Friday, May 30, 2014

Review: Cure for the Common Breakup by Beth Kendrick

How do you heal from a breakup? Do you dive into a carton of ice cream? Do you burn all of his photos? Do you dump all of his things on the lawn or sidewalk. Do you plot some grisly punishment you hope the universe will mete out on your behalf? Do you call his cell and hang up just to hear his voice on his message? What if there was a place dedicated to healing your broken heart that didn't cause you to gain weight or grovel for his attention or become bitter? In Beth Kendrick's newest novel, Cure for the Common Breakup, there is such a place.

Summer Benson is a flight attendant who is flying to Paris to spend a naughty weekend with her pilot boyfriend. When a fellow flight attendant tells her that Aaron is going to propose in Paris, Summer isn't at all sure that's what she wants. She's always been the good time girl, no strings attached, and she's perfectly happy that way. Or is she? Horrifically, the plane crashes just after take-off and Summer comes to in the hospital, burned and broken from helping passengers escape the plane. But the physical brokenness is nothing compared to the emotional damage when Aaron, sitting at her bedside, tells her that the accident has clarified for him the fact that he loves her but not enough to marry her.

Crushed despite her own ambivalence about the relationship, Summer flees to Black Dog Bay, a small Delaware town she'd read about in a magazine, a town that specializes in helping people recover from breakups. As she drives into town looking for a hotel, she swerves to avoid a turtle and ends up plowing through a trellis and rose bushes in the yard of the good looking but unattainably aloof mayor, Dutch Jansen. It is not an auspicious way to arrive in town. When she finally gets to the Better Off Bed-and-Breakfast, her reputation has preceded her. Summer starts to settle into the quaint beach town, befriending the generous locals and putting the more unpleasant residents in their places. She is also determined to have a fling with the delectable Dutch. What she doesn't count on is becoming a role model of sorts for Dutch's teenaged sister, Ingrid, nor on becoming the companion for the town's most irascible citizen, Hattie Huntington, who is still nurturing a hurt decades in the past.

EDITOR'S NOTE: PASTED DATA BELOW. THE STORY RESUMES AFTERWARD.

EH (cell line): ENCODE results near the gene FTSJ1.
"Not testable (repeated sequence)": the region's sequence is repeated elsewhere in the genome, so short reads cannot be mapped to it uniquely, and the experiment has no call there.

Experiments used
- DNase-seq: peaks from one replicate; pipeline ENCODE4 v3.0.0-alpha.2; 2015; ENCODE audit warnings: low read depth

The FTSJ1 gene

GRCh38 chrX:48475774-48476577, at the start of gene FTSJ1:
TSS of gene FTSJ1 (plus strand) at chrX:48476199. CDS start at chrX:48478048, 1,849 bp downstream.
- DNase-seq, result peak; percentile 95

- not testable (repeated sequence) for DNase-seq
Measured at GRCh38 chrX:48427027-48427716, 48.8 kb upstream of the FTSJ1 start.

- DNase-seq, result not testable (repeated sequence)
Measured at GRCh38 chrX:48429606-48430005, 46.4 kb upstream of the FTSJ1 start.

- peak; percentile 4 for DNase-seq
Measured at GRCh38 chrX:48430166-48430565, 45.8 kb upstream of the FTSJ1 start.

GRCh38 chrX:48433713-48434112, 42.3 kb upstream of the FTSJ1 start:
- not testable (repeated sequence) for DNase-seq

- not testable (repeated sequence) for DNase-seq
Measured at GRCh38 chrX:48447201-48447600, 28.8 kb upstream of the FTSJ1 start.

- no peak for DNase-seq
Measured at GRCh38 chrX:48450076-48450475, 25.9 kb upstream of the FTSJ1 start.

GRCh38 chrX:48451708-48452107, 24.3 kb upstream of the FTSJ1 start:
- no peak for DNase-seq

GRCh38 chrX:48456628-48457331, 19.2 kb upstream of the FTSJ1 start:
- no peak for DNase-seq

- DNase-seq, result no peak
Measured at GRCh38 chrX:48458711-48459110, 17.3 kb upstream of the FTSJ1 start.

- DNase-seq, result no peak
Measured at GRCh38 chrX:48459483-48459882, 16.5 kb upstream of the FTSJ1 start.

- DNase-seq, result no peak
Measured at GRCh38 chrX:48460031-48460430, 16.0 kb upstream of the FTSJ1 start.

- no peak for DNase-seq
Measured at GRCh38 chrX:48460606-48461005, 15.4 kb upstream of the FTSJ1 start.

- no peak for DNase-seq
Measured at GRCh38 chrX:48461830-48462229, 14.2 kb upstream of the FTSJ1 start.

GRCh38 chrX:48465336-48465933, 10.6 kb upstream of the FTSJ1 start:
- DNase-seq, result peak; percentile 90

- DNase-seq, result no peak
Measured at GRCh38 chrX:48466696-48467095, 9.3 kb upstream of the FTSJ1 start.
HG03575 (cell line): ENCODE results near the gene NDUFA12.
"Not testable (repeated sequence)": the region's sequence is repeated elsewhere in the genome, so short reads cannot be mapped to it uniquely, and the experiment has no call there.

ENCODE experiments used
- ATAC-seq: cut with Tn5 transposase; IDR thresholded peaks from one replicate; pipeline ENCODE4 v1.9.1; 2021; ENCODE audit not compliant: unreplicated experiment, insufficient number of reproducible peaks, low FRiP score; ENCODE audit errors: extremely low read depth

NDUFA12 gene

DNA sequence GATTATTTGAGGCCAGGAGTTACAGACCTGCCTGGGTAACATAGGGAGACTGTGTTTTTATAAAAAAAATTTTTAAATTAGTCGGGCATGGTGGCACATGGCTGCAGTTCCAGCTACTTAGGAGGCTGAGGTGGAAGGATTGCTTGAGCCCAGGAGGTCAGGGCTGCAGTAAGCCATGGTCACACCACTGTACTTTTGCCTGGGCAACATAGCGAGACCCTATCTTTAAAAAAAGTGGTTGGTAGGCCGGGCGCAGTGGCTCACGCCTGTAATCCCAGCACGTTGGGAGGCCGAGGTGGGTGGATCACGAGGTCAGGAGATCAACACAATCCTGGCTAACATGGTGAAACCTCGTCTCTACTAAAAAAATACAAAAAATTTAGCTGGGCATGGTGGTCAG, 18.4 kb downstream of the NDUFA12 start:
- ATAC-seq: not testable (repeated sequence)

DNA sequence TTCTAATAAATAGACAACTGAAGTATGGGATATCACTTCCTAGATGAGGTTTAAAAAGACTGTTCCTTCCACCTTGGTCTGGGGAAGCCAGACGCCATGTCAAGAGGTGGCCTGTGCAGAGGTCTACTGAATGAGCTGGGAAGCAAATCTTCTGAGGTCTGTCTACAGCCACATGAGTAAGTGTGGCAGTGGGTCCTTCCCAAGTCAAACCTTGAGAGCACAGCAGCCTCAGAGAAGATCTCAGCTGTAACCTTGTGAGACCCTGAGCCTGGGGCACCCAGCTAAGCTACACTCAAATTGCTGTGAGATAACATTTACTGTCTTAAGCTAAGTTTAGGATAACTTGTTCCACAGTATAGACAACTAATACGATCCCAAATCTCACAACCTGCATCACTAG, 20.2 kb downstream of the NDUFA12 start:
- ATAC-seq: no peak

Summer is a fun and flirty character. She is a dominating, take-charge personality and her skills at placating passengers on an airplane certainly come in handy in dealing with the less pleasant people in town. Her relationship with Dutch is fairly predictable but the novel is really more about being brave enough to find a new direction for your life and to have the courage to look into your heart and understand your own fears and how they've shaped you rather than about the romance. The romance is actually like the whipped cream on this sweet and charming sundae. The secondary characters are delightful, sassy, and completely appealing. The concept of the town's purpose is highly entertaining and well integrated into the storyline.  And the novel has a refreshingly positive spin on recovering from a breakup, without bitterness or heated anger. It's a fun and light-hearted look at one woman who is afraid to commit her heart until this town and the people in it show her her true capacity for caring.

For more information about Beth Kendrick and the book, check out her website, her Facebook page, follow her on Twitter, or connect with her on GoodReads. Take a look at the amazon reviews for others' thoughts and opinions on the book.

Thanks to Janay from Book Sparks PR and the publisher for sending me a copy of the book for review.

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